Persons deported from the United States are generally barred from applying for visas to return to the United States. Under some conditions, the bar is permanent. However, the permanent bar is not always permanent, and in most cases, can be cured by waiting outside the United States for ten years, then filing an I-212 in conjunction with your immigrant visa application.
However, there are some options even for a person facing a permanent bar. Principally, the person can seek waiver of the permanent bar by filing immigration Form I-212 (Application for Permission to Reapply for Admission to the United States After Removal). Sometimes Form I-601 (Application For Waiver of Grounds of Inadmissibility) may also be needed. The combination filing of Forms 212/601 combination is the most common method of seeking a waiver of the permanent bar, but the Forms can be filed separately, and, in most scenarios involving a permanent bar, the individual must wait outside of the United States for ten years.
What is Form I-212?
As the title of the Form suggests, Form I-212 is a request to US immigration services for permission to reapply for admission. Under various statutes and regulations, immigration services have the ability to grant a waiver of the bar on applying for a visa. Whether to grant a waiver is entirely within the power of immigration officials. As described here, while it is entirely up to the discretion of the immigration officials whether to approve a waiver, by law, immigration officials must consider various favorable and unfavorable factors presented in an applicant's I-212 form and supporting documentation. Examples of factors include these:
- Nature of circumstances and basis for deportation
- Number and seriousness of violations of US immigration laws and a willful disregard for other laws
- Close family ties in the United States
- Hardship to your relatives who are U.S. citizens or lawful permanent residents or to yourself
- Evidence of reformation and rehabilitation
- Length of lawful presence in the United States and your immigration status while you were lawfully present
- Evidence of respect for law and order, good moral character, and family responsibilities or intent to hold family responsibilities
- Absence of significant undesirable or negative factors
- Eligibility for a waiver of other inadmissibility grounds -- this factor is why applicants often file a Form I-601 along with a Form I-212
- Likelihood that you will become a lawful permanent resident in the near future or likelihood of applicant becoming public charge
- Unauthorized employment in the United States
- And more
If immigration officials grant the I-212 waiver, then the person is ELIGIBLE to file an application for admission. That is, I-212 does not grant a visa; rather it only grants permission to file for a visa.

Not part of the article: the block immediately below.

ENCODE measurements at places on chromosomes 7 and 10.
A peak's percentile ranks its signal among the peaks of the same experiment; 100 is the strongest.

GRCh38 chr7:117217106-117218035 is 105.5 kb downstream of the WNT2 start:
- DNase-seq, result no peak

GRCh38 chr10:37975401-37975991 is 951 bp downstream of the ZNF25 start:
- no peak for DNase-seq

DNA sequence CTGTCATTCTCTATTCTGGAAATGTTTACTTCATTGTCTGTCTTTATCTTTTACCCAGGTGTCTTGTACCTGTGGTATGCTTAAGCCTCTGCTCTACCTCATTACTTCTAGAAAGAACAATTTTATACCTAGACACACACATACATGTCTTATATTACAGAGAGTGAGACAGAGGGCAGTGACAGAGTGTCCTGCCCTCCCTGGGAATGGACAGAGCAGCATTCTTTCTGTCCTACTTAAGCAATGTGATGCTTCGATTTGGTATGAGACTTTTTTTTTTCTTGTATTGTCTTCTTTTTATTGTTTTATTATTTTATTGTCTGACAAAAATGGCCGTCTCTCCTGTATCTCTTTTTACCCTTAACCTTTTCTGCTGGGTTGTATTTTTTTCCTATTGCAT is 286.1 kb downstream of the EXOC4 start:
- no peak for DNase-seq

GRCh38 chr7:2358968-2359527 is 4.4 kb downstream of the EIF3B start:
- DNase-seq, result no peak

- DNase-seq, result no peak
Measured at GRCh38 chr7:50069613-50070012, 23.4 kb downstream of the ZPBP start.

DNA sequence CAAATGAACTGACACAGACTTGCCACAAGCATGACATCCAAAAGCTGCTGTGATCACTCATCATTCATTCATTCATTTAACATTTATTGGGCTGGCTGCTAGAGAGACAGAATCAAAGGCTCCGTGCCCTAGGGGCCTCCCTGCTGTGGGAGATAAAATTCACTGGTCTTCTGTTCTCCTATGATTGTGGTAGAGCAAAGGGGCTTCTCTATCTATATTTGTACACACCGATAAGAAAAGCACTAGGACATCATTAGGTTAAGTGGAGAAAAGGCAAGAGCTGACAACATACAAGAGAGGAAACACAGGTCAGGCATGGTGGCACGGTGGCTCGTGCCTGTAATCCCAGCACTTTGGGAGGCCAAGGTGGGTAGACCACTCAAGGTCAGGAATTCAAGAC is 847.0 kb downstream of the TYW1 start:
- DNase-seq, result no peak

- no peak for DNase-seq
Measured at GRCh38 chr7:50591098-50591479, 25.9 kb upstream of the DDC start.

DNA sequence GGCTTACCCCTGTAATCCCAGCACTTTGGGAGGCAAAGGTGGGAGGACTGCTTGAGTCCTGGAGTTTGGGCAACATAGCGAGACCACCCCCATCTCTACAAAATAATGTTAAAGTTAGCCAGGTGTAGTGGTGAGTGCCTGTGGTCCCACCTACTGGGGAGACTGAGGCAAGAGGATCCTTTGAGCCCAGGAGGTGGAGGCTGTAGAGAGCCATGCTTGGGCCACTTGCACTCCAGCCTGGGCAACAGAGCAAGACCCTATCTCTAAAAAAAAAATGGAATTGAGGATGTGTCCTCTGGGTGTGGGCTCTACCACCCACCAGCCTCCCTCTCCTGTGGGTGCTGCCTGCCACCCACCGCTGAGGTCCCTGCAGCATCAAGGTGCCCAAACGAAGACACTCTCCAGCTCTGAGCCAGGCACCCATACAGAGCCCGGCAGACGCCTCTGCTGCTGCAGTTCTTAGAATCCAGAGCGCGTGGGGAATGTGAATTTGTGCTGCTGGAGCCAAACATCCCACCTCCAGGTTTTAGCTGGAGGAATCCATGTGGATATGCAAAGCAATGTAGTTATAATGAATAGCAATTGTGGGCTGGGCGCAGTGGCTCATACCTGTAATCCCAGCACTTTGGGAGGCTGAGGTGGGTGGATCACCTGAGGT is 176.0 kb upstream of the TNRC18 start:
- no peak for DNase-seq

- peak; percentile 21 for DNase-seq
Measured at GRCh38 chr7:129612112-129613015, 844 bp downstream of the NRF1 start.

What is Form I-601?
As noted, often Form I-601 is filed at the same time that a Form I-212 is filed. I-601 is a petition for waiver of grounds of excludability. If granted, this then becomes a positive factor that immigration officials must consider in evaluating whether to grant the I-212 petition.
To grant an I-601 petition, the circumstances identified in the petition must be EXTREME hardships that are imposed on the applicant or a qualifying family member. Some examples of extreme hardship might involve extreme health issues (with an elderly parent or young children) where specialized care can only be obtained in the US. Other examples might include extreme financial consequences of being excluded, educational issues, destruction of family bonds, religious, racial and ethnic persecution in the country of origin and more.
As with the I-212 petition, whether to grant a waiver pursuant to an I-601 is solely within the discretion of the US immigraiton officials. In addition to factors that support waiver, immigration officials will consider other factors such as risk of harm by allowing the waiver, the nature and seriousness of reasons why the applicant is barred from admission and more.
Contact Yekrangi & Associates Today
For more information, contact the Orange County Immigration Attorneys at Yekrangi & Associates today. You are not alone and we will fight for you. Yekrangi & Associates works to meet a higher standard. Our first goal is your satisfaction. Contact us at (949) 478-4963 to schedule a consultation or complete our convenient “Get Your Consultation” form here. We are located in Irvine, California.